Wynn stock (NASDAQ:WYNN) increased on Tuesday after Wells Fargo expressed optimism about the improving trends in Macau.
The recovery of VIP/premium mass play, the casino operator’s smaller-scale premium mass offers, and the bank’s analysts led by Daniel Politzer were all mentioned as important factors driving the upside. Given the confluence of variables expected to occur in the upcoming few months, Wynn was included on the bank’s “Tactical Ideas List for 1Q23” as a result of Macau’s return and the lifting of China’s limitations.
Wynn Stock Forecast
Politzer says, “WYNN is strongly linked to Macau’s GGR rebound, which is now more real after China changed its policy, and represents the biggest growth opportunity in gaming.” Also, the US economy is strong. There will be big events in Las Vegas in three of the next five quarters, and once sports betting is legal in Massachusetts, Boston should have more visitors, databases, and gross gaming revenue.
Politzer increased his price objective for the stock from $74 to $101, upgrading it from “Equal-Weight” to “Overweight.” The casino operator’s stock increased by 3.43% on Tuesday.
When they start using their new licenses to work in the biggest gambling hub in the world on Jan. 1, it will be very important to see if Macau’s casinos will be able to do what the government wants and move away from their main source of income, gambling.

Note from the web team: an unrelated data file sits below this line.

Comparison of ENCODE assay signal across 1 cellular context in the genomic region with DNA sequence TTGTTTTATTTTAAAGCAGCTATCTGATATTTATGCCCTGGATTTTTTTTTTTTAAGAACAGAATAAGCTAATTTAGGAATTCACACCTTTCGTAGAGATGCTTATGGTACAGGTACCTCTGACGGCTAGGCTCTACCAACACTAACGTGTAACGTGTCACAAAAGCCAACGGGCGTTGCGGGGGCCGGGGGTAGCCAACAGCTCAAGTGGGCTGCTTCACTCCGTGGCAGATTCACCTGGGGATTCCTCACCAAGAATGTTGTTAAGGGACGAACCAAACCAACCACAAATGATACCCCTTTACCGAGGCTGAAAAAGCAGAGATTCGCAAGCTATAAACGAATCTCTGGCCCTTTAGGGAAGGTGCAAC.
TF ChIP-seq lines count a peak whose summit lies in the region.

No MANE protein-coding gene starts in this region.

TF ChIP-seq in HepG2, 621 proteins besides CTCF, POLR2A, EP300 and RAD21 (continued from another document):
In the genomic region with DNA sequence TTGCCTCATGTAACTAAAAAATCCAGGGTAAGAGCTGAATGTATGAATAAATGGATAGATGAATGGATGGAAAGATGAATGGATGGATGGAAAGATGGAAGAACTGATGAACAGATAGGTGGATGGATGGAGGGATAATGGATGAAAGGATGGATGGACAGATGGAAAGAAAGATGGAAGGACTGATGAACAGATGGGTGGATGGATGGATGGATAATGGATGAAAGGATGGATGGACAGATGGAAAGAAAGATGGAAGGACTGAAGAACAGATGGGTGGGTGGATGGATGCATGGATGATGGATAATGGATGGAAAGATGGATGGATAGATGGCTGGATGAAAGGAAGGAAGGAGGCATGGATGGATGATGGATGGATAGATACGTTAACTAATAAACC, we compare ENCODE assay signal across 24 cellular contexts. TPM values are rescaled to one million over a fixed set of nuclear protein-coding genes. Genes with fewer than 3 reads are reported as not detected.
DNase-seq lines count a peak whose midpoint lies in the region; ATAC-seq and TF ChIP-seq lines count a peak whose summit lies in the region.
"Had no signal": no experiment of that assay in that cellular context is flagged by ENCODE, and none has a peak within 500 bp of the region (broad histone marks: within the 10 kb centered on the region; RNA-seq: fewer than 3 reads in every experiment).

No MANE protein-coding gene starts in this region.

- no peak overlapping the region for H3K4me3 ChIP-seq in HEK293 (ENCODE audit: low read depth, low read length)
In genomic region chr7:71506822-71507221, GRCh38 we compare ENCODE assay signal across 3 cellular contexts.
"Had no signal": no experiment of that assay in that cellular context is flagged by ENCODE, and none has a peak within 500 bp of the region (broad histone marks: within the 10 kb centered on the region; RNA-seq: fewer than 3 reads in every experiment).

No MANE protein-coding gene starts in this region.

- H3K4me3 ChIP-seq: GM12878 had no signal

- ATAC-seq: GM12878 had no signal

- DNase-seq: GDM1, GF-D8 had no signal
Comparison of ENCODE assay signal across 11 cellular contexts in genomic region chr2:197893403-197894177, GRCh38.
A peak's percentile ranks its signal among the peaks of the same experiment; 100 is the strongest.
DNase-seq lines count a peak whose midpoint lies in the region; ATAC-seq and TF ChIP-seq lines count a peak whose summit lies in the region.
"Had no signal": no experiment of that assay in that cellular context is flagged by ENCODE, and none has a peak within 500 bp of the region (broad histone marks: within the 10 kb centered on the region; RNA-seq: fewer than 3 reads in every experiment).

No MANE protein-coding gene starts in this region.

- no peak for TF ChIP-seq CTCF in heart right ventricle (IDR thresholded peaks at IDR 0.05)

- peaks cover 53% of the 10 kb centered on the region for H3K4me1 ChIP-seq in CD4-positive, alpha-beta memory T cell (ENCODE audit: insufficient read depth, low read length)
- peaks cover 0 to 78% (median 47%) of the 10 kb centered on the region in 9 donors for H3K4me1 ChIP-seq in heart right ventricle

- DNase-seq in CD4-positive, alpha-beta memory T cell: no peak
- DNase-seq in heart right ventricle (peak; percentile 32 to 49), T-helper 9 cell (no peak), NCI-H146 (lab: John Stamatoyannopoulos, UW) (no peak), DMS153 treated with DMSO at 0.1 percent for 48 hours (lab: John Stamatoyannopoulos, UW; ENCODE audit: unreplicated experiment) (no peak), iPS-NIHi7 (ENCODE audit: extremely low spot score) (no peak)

With their casinos in the Chinese special administrative zone, Sands China, Wynn Macau, MGM China, Galaxy Entertainment, MGM China, and SJM Holdings have made billions of dollars over the past 20 years, transforming the once-quiet fishing village into a flashy boomtown.
But their 10-year contracts are shorter at a time when COVID-19 regulations have cut Macau’s gambling income by a lot. In fact, 2022 will be the worst year for gambling income on record. As the industry’s net debt keeps rising, operators are facing a new era in which the government will watch and control their businesses.
As a result of the recent loosening of coronavirus restrictions in Macau and mainland China in December, the city has been hit by a wave of infections. Many employees have also gotten sick.
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